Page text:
Paul McCandless

Psychotherapist, husband, father, grandfather and trainer.


MA Chapman University,  Orange, California (Psychology; Marriage and Family Therapy (1998).


California, Marriage and Family Therapist  (Lic #MFT39160)

Paul has practiced in Fullerton, California since the Spring of 1999.

Certification & Associations

​Speaking Personally

Truth is fundamental and guides my practice. We all know it when we see it, because it impacts us, like taking in a masterpiece of art, or a fine jazz riff.

We're moved by it. 

And when we cultivate our truth, it not only keeps its value, but it becomes more valuable with time.

Also, like great art, life is richer when we share our truth with someone we love deeply.

It's not easy to do.

It's often confusing to decide when we should speak up and  be honest and when we'd  be better off keeping our mouths shut, because we'd only cause more hard feelings.

In many ways, people’s greatest fear about starting therapy is the fear that a professional will confirm they are “crazy.”   Men, in particular, suffer from this fear. They are often dragged to couples therapy by their intensely frustrated and hopeless partners. They may have even gotten their wife's "layman's diagnosis," a few hundreds of times.

So I have an important job when I meet you: to help you normalize what you're doing, and help you to make sense of your actions. Your partner has to see that you aren't stark raving mad, or mentally ill. Everyone, including me, has to put things in context.

This is not the same as encouraging or applauding the problematic behavior.  Especially actions that leave everyone feeling more distant and lonely as a result. 

But it is essential to point out to men, (to all people really,) how the behavior might have once worked, but it just doesn't work so good any more...

I spend my professional life helping people sort out stuff that. I help them to discover what is "inherent truth" for them.  What  is worth standing up for, and taking the hit for, because you mean it  and its your truth. 

Women can sometimes find it hard to really trust themselves around that.  Is it really true?  Can I trust what I feel?  Do I have "evidence" or "proof"?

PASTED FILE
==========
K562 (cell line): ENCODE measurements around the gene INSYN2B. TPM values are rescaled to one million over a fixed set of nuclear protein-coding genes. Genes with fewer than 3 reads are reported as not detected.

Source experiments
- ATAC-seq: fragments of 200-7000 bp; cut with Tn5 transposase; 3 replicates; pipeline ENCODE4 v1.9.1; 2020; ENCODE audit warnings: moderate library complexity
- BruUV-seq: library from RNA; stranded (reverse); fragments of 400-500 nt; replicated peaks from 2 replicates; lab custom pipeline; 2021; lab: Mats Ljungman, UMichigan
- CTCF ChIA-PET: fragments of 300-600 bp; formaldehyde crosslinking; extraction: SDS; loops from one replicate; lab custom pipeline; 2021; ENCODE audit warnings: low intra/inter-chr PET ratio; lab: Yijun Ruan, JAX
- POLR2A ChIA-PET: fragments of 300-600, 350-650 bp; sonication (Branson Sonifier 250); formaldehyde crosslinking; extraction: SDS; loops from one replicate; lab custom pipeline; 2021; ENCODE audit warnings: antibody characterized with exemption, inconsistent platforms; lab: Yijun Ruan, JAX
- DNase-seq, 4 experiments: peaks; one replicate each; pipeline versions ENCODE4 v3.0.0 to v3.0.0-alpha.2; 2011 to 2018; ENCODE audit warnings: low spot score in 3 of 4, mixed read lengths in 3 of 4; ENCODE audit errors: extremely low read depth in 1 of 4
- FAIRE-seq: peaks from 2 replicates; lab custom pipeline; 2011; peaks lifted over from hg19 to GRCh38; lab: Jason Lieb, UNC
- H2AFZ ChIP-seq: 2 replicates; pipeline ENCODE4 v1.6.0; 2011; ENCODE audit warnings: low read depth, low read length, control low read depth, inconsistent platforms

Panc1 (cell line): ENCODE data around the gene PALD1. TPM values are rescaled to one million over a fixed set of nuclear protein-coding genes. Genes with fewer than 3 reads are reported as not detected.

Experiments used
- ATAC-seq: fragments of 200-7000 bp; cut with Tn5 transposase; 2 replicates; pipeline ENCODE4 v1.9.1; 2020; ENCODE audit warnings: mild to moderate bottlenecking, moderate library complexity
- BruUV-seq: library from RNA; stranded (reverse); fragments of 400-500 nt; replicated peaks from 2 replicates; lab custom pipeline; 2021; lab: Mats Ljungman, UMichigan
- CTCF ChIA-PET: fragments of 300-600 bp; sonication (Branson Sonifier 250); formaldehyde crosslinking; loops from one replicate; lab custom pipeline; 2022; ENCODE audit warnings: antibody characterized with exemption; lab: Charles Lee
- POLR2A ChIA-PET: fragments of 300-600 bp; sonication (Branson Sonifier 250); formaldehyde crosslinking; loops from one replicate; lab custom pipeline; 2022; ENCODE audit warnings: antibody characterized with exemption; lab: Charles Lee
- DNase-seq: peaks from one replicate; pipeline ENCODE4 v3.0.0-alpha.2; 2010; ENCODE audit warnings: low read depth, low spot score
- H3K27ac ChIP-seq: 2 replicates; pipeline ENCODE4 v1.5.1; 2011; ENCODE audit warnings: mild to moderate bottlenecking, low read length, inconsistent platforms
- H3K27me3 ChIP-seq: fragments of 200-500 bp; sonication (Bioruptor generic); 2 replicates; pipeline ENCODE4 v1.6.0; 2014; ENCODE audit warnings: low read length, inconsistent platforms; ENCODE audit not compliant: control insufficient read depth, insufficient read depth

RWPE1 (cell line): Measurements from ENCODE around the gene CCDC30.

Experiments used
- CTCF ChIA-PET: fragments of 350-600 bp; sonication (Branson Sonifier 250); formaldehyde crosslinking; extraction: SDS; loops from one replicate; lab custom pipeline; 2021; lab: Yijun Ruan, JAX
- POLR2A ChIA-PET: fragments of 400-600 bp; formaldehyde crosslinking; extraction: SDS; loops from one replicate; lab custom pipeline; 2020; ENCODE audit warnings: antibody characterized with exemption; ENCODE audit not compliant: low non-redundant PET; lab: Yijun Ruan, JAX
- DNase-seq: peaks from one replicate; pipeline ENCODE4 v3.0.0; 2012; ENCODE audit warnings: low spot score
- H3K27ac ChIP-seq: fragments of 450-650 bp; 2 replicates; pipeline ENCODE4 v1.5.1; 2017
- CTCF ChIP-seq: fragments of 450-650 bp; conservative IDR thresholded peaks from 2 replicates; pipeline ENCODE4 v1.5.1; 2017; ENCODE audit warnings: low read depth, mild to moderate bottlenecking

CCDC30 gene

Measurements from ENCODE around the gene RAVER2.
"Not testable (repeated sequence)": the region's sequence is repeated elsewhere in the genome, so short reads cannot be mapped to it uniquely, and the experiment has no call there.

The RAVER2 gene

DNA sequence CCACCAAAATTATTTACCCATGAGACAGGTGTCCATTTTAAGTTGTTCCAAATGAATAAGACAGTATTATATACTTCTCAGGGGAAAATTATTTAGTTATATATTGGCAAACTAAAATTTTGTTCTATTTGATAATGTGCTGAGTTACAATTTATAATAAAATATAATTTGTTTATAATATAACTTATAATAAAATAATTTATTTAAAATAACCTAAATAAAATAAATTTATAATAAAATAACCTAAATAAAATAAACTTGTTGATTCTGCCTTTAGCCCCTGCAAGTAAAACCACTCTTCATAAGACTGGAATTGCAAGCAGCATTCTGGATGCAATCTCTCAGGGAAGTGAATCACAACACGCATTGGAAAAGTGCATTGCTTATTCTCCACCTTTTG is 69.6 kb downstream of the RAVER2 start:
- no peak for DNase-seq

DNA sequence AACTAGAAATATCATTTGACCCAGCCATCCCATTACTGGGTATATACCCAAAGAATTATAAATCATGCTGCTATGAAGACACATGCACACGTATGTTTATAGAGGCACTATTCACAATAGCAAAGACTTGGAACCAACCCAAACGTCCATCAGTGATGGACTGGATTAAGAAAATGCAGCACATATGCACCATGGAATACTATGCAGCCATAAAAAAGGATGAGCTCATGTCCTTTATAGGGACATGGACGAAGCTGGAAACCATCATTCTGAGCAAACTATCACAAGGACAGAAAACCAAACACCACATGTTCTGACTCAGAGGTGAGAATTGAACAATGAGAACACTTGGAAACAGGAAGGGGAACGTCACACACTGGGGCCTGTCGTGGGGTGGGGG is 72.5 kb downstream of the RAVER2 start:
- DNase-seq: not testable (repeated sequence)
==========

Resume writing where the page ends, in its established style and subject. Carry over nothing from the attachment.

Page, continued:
You truth is what remains and endures, even after all the drama settles.  You don't find it in an online personality test.  You live with it.  Speak it out loud to test it out. Be willing to stand by it when people say: "Nah, that can't be right.  That's not you..."  But you know different. 

I help you to withstand the self-doubt and fears that come with sharing your truth in a way that your spouse or partner can hear.  And I help your spouse settle themselves down and listen, even if they don't like the message.

I can do that pretty well, because I know how scary it can be to stand up and be counted.  To speak from my heart, and be full of anxiety about what the impact is going to be.  But I'm here to tell you something: it gets easier over time and with practice.  The more you do it, the more you develop a taste for it, and you start to recognize the B.S. from the real stuff.

Your own B.S., that is.

I work with intimate relationships of all kinds, and help you see how your deepest, most meaningful relationships impact every single one of the other people you are in contact with:

  • Children
  • Co-workers
  • Bosses
  • Friends

Like you, I am on a journey of a lifetime. And, because I value honesty, I'll practice it myself, with both of you.  I conduct online work and hold retreats in Orange County in Southern California. Give me a call if you think I can help.